May 2, 2008

A Clean, Well Heated Room

At the Crown Plaza down the peninsula, a local Montessori elementary school celebrates its 10th anniversary. The theme tonight is "Vienna" and during the silent auction you are encouraged to waltz. The school director has put up tall gaudy mirrors around the room to suggest elegance in the midst of 'hotelance'. What would you call it? The room holds 350 people, all Chinese tonight, all parents and their children from Burlingame and Hillsborough promenading around the dance floor, girls in white dresses; boys in white shirts and bow ties. The children are all cute in the way children are who seem more like miniature adults. Everyone is smiling. Every parent has a camera. The director is trying to speak but the sound system is poor. The dinner is buffet. People waltz but no one knows the steps. The dancers are stiff. They work from a box step; there’s no whirling, no dervishing. No mistakes. Everything is under control.

The biggest student in the room is in the 9th grade. He's a burly child with a furrowed brow. I’m sitting across from his mother who has come with her estranged husband. They are not Chinese. Her hair is down. She is not wearing a long dress but more a cocktail dress. Which is to say, I suppose, that she has a certain sexuality and she wants you to see it. Going out at night is a chance for sexual expression, no matter the occasion. Her husband is burly like his son. He wears one of those tuxedos with a collar reminiscent of a pastor. No bow tie, just a white collar, shaped like a trapazoid. He’s a landscape contractor, his Ford 150 is outside. The son has learning disabilities, but you might not guess that if you were not his teacher. He always seems serious,always looking down, trying to figure something out, get things organized. You very rarely see him laugh. Yet he likes acting. If you get him out of from under himself, he comes to life. Tonight, he looks composed in his white shirt and bow tie. He seems confident.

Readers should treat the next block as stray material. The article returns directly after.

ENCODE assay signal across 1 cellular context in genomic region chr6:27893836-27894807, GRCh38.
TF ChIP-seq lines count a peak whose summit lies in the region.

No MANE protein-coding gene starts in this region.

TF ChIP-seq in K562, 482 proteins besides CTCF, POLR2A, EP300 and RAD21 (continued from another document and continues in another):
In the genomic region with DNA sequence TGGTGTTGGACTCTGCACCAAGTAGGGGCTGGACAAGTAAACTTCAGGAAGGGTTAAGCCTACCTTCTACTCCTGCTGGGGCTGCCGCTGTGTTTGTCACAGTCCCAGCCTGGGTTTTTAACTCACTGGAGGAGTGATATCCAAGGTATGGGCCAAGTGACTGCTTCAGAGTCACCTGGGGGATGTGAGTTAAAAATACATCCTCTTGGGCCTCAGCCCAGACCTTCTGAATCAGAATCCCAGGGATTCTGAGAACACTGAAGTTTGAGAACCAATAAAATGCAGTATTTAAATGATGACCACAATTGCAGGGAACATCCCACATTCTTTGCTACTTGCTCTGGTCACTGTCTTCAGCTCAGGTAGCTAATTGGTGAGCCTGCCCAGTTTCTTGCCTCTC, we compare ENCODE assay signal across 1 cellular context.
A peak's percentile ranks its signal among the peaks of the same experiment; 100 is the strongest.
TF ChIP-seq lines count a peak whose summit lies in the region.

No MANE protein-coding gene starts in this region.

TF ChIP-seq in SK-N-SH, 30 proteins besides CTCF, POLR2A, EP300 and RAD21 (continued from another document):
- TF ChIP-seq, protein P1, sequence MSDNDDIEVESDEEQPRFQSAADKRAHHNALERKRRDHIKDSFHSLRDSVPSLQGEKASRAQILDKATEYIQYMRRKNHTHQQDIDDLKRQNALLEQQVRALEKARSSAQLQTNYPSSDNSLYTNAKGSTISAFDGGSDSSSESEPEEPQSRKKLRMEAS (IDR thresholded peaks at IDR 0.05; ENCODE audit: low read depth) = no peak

Some years ago, when the boy was much younger, his mother went into a rage one night and set fire to the house where they all lived. The house burned right to the ground. Nothing left. Her husband and son barely escaped. Later, the mother went away, but whether to jail or to an institution or to stay with relatives, no one knows. Or no one will say. The Chinese are above all, discreet. The mother now lives by herself. She refers to ‘my son’ whenever she talks about him. The word 'son' is in bold as it were, as though to say, 'he's mine, I don't care what I did or what you think'. She seems pleasant enough, but she watches everyone at the table closely. No doubt she wonders what people know of her life and whether they are judging her. Our eyes catch and they don’t unhook easily.

1 comment:

Anjuli said...

this is riveting- I reread it a couple times. I knew it 'caught' me, but I just didn't know why. Maybe because it is a mini- take on life in general: the various idiosyncrasies, the ironies, and the curiosities.